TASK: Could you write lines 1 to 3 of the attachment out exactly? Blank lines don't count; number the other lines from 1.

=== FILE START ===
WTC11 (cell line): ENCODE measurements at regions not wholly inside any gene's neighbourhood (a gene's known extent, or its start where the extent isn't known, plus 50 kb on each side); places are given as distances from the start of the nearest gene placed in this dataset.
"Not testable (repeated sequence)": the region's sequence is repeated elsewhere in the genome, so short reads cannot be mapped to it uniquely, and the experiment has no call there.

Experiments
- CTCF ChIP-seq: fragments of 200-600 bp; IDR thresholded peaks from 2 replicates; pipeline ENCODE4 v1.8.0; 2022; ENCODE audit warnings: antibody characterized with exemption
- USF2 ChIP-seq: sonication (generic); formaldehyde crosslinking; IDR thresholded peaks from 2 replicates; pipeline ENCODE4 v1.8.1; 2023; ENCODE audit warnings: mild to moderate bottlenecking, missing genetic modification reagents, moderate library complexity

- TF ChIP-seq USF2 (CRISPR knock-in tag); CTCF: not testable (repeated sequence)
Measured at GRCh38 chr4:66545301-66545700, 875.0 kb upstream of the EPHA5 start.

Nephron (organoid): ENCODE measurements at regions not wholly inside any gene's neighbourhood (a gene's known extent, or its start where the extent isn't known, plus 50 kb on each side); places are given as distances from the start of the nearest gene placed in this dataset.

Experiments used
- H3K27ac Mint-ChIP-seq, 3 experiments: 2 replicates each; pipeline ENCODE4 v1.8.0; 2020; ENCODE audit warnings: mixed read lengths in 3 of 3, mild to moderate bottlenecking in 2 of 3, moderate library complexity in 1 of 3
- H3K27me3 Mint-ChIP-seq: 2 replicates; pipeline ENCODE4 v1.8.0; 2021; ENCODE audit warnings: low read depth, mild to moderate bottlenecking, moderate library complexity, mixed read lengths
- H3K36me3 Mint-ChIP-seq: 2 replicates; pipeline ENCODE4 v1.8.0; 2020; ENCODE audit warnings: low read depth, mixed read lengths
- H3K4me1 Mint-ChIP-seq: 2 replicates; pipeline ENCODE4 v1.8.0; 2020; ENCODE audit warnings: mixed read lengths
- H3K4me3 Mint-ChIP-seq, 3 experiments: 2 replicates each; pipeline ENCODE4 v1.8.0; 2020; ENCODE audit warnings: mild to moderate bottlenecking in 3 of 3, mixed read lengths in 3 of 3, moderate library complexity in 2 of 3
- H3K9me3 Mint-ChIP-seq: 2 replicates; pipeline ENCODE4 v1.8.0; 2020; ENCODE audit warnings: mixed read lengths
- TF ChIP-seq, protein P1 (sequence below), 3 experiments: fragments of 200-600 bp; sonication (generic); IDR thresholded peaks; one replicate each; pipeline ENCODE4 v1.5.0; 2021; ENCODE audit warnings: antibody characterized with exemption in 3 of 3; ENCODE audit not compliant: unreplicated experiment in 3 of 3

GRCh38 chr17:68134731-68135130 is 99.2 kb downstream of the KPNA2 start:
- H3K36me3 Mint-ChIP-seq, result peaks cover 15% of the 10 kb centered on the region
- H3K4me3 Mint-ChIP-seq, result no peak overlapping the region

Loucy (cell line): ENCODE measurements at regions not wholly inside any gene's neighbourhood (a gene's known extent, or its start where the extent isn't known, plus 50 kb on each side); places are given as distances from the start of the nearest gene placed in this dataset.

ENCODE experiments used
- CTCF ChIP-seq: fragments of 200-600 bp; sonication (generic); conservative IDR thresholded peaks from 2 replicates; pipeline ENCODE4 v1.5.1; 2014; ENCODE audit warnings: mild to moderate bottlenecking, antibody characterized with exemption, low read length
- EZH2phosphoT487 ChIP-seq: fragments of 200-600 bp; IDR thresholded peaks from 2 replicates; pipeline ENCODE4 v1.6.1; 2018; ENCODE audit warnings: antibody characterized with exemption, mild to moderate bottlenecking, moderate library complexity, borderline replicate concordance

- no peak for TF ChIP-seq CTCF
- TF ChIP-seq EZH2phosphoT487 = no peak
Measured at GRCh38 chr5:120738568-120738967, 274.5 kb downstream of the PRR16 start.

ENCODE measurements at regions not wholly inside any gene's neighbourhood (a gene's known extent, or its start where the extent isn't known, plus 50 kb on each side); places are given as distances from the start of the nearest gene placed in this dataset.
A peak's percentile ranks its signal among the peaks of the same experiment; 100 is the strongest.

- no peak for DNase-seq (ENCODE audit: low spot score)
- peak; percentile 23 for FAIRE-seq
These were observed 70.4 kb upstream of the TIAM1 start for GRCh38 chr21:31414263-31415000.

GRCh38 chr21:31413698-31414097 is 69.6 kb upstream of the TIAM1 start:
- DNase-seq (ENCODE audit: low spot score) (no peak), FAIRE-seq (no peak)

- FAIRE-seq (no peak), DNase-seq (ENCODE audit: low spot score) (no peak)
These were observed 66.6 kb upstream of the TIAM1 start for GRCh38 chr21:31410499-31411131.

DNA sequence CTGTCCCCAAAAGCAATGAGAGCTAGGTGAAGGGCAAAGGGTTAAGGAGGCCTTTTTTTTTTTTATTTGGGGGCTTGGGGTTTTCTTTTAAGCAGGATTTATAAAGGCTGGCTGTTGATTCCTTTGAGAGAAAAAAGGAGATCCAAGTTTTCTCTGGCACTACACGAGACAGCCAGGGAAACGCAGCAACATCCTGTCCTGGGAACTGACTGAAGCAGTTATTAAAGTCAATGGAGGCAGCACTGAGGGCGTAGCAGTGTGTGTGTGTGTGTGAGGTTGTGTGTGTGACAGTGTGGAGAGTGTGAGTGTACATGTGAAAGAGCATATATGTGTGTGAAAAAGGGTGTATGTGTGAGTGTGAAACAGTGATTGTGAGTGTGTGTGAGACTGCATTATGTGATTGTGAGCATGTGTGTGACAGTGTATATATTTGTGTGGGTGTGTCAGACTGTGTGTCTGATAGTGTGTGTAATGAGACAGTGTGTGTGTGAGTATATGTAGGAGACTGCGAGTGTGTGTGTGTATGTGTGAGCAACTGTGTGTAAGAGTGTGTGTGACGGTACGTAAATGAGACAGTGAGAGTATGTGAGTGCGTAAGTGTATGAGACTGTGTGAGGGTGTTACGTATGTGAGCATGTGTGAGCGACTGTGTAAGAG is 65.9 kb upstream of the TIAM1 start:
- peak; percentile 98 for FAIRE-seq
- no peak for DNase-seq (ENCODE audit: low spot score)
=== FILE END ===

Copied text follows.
WTC11 (cell line): ENCODE measurements at regions not wholly inside any gene's neighbourhood (a gene's known extent, or its start where the extent isn't known, plus 50 kb on each side); places are given as distances from the start of the nearest gene placed in this dataset.
"Not testable (repeated sequence)": the region's sequence is repeated elsewhere in the genome, so short reads cannot be mapped to it uniquely, and the experiment has no call there.

Experiments